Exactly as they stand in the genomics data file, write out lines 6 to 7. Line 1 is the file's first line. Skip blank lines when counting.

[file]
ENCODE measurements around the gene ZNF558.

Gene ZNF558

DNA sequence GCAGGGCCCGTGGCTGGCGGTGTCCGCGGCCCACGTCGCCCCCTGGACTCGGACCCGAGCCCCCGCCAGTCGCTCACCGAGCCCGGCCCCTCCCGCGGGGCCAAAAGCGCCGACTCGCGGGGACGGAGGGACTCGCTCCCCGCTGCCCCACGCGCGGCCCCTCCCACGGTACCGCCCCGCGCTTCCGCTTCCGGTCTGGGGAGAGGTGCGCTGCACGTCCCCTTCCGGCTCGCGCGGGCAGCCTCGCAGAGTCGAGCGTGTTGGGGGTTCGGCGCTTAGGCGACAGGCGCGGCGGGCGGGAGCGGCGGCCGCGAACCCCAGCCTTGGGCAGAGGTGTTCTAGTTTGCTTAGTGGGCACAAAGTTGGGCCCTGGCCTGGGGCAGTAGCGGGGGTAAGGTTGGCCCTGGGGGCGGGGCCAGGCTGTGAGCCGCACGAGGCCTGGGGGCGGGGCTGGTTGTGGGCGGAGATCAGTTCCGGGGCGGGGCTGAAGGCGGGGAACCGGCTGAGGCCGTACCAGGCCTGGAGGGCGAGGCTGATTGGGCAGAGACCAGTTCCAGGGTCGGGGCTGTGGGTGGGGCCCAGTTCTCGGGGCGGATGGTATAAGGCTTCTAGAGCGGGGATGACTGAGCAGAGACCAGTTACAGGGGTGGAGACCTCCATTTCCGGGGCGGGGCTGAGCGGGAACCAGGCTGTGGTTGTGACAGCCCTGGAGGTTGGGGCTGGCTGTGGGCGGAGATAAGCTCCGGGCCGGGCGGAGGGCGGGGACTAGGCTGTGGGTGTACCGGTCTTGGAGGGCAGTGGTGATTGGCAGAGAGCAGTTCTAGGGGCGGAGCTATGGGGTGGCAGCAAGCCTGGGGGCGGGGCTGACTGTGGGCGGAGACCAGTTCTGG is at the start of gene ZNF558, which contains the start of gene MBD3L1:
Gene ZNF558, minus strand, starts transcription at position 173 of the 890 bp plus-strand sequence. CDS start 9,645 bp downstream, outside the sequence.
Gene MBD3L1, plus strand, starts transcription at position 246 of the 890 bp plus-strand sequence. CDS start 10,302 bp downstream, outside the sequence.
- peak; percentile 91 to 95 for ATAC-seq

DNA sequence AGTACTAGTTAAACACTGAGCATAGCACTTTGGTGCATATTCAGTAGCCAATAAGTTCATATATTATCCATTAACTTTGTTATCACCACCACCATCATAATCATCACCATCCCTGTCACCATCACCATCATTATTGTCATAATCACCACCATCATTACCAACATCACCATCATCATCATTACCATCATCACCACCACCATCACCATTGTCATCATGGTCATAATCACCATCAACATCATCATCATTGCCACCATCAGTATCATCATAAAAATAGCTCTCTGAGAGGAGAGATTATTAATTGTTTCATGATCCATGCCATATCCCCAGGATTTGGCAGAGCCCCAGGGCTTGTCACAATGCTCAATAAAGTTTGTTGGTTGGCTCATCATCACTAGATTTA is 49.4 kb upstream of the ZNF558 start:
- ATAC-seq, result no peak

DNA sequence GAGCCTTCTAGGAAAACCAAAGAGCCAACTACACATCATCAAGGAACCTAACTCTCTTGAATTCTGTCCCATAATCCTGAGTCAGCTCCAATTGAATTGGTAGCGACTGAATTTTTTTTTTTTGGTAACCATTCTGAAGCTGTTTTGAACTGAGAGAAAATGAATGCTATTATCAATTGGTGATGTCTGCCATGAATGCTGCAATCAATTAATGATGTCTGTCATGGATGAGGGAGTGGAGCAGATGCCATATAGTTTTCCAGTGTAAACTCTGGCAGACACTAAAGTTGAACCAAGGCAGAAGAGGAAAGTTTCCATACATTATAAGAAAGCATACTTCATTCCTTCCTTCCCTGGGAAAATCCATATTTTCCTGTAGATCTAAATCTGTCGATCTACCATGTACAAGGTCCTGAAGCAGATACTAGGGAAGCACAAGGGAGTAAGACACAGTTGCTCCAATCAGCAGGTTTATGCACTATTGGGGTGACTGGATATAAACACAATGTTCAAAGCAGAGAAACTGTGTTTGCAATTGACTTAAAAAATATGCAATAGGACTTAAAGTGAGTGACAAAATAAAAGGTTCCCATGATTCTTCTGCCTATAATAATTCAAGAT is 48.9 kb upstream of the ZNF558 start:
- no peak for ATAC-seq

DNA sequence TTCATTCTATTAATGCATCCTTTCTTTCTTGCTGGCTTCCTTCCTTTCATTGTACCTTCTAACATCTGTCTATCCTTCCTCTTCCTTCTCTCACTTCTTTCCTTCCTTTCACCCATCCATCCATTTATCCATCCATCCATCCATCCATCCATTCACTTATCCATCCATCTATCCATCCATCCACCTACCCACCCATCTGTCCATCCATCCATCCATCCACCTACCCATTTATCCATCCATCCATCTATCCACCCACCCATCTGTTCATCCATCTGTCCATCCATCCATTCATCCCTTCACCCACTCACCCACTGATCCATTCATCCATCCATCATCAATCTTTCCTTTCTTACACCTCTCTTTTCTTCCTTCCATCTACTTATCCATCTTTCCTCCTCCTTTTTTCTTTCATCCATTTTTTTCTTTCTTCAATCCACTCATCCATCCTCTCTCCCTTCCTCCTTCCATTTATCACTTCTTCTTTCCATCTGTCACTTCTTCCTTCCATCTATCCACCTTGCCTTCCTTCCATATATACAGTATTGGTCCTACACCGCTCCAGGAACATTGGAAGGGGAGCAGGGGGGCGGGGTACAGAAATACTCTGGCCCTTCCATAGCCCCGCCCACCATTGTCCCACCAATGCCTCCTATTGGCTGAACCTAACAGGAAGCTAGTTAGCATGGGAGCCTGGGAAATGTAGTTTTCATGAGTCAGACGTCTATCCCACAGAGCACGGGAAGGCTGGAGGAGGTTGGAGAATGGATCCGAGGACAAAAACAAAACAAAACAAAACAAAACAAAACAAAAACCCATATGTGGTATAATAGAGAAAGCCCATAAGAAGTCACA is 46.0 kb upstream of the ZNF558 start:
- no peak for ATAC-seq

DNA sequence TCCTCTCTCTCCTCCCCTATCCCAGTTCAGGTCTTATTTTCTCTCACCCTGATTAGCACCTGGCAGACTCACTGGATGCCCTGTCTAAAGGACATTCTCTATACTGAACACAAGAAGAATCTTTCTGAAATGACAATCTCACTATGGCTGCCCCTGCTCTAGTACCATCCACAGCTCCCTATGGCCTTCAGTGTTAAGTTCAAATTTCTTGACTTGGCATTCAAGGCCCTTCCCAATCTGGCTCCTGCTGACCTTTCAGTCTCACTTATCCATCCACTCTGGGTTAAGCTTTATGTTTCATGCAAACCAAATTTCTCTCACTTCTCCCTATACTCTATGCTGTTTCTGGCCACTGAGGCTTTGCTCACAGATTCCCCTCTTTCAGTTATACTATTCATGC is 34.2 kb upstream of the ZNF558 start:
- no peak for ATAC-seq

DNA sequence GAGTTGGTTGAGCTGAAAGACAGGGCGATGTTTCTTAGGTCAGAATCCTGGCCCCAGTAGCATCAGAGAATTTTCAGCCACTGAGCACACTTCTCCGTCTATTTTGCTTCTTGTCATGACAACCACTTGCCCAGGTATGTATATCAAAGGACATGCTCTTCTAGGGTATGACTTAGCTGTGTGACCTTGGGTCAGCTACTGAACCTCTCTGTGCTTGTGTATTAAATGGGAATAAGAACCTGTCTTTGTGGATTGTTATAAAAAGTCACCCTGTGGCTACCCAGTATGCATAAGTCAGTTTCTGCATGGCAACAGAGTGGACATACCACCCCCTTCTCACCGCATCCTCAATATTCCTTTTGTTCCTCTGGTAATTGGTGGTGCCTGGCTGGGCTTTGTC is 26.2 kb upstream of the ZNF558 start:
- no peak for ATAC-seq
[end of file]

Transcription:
- peak; percentile 91 to 95 for ATAC-seq

DNA sequence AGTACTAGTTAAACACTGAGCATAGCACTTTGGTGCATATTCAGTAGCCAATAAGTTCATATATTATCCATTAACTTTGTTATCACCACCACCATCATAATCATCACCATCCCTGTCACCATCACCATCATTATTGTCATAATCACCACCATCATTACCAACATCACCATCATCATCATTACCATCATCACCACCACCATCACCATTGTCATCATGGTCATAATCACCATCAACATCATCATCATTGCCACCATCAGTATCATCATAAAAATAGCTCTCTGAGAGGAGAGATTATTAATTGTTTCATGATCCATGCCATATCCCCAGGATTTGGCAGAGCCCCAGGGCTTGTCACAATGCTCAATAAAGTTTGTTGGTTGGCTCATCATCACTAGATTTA is 49.4 kb upstream of the ZNF558 start: